CHICAGO (Reuters) - Illinois Governor Bruce Rauner proposed a $75 billion fiscal 2019 budget on Wednesday that would be balanced if lawmakers agree to push some big-ticket costs onto local school districts and universities.
The budget for the fiscal year starting July 1, which includes $37.6 billion in general fund spending, would save money by phasing out state funding for certain pension costs.
It also seeks to cut $470 million from employee healthcare costs by removing that benefit from collective bargaining with unions. With health coverage and pensions accounting for 25 percent of state spending, the Republican governor said Illinois needs to make changes.
“If we don’t, our finances will continue to deteriorate, our economy will remain sluggish and our tax burdens will stay high and keep rising,” he said in his fourth budget address to the legislature.
Illinois’ credit ratings have fallen to the lowest level among the states due to a huge $129 billion unfunded pension liability and an unpaid bill backlog that ballooned to more than $16 billion during a budget impasse.
The stalemate, which left Illinois without complete budgets for an unprecedented two straight fiscal years, ended last July when the Democratic-controlled legislature enacted a fiscal 2018 spending plan and $5 billion income tax hike over Rauner’s vetoes.
Democratic Senate President John Cullerton said some of Rauner’s proposed spending cuts face opposition from both Democrats and Republicans.
“We’ve totaled about $1.5 billion in cuts that won’t pass because his own members won’t want to do it,” Cullerton said in a public television interview.
House Republican Leader Jim Durkin applauded Rauner for proposing “a fair, reasonable and balanced budget.”
The budget envisions shifting certain education-related pension costs to schools and universities by 25 percent annually over a four-year period.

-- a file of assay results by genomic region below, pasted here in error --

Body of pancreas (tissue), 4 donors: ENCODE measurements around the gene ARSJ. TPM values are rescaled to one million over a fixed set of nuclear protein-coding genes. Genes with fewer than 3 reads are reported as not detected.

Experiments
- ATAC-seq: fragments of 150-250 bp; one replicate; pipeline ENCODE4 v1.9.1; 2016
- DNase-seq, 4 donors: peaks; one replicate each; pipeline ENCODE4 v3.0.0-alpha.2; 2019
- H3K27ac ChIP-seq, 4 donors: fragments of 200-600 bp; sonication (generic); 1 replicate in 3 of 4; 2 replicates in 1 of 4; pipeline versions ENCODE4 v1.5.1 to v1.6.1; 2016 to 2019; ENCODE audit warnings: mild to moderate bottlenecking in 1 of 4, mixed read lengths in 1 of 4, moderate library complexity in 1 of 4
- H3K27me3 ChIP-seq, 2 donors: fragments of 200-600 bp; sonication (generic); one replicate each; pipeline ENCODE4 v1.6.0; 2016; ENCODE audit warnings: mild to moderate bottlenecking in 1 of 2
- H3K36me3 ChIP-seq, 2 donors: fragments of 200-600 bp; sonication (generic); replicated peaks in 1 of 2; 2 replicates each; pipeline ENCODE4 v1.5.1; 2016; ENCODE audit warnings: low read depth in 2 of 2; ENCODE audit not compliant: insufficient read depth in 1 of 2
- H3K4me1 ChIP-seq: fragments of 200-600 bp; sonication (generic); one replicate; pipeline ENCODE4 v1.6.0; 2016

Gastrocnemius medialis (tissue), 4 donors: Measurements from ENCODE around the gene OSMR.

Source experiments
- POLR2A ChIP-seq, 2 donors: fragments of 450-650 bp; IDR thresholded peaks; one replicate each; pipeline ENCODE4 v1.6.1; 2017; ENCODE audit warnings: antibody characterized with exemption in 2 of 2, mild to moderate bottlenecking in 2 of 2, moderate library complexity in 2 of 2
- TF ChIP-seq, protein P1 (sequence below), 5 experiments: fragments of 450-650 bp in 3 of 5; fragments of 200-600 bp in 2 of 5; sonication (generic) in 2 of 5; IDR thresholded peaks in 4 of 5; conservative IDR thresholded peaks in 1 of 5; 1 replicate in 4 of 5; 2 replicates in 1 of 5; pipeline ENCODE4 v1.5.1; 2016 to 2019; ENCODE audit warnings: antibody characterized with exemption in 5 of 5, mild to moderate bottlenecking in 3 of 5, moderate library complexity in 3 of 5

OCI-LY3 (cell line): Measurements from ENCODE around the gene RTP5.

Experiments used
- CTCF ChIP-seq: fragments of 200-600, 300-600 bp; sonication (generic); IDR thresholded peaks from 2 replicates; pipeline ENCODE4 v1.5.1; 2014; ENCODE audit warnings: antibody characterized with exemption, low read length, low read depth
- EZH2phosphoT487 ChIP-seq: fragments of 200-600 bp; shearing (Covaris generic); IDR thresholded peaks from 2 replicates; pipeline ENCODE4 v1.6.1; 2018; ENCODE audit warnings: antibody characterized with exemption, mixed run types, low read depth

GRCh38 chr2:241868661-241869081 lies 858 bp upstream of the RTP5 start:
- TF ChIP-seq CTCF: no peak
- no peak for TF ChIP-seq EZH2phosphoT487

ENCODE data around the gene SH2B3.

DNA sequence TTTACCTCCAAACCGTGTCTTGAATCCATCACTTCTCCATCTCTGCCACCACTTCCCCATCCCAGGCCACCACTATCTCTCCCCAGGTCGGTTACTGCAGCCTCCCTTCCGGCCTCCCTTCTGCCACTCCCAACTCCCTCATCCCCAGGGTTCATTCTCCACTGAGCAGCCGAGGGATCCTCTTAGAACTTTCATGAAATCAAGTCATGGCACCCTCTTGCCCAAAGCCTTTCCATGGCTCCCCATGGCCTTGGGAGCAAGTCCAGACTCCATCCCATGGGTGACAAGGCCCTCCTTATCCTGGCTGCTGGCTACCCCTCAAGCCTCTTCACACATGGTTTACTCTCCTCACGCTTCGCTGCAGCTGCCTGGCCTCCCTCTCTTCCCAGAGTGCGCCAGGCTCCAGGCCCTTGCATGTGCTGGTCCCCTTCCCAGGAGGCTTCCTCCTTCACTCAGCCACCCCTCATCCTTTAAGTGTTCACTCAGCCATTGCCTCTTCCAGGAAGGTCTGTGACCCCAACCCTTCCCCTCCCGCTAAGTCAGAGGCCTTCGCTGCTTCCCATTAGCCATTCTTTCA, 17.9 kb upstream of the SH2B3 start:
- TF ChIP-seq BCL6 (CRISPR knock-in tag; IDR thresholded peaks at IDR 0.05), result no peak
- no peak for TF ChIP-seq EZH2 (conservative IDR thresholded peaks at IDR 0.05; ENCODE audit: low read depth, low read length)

The shift would cost school districts $490 million in fiscal 2019, with a $228 million hit to the cash-strapped Chicago Public Schools. The Illinois Association of School Boards said this would revoke the promise of higher funding under a school financing law enacted last year.
“With the new pension burden, hundreds of school districts will be receiving a cut in education funding under the governor’s budget plan,” the group said in a statement.
Universities would incur $206 million in higher pension and healthcare costs, which Rauner’s office said would be offset by a boost in state funding.
Timothy Killeen, president of the University of Illinois System, said while a pension cost shift had been expected, its pace was a concern.
“Four years to me seems to be an awfully rapid shift,” he said.
The office of Illinois’ Democratic comptroller, Susana Mendoza, said the governor’s budget fails to address the current $8.9 billion bill backlog and $950 million in late payment penalties the state owed vendors and service providers as of the end of January.
Credit rating agency officials have said they will be looking for signs of fiscal improvements to prevent Illinois’s credit ratings from sliding into junk.
Reporting by Karen Pierog; Editing by Daniel Bases and Matthew Lewis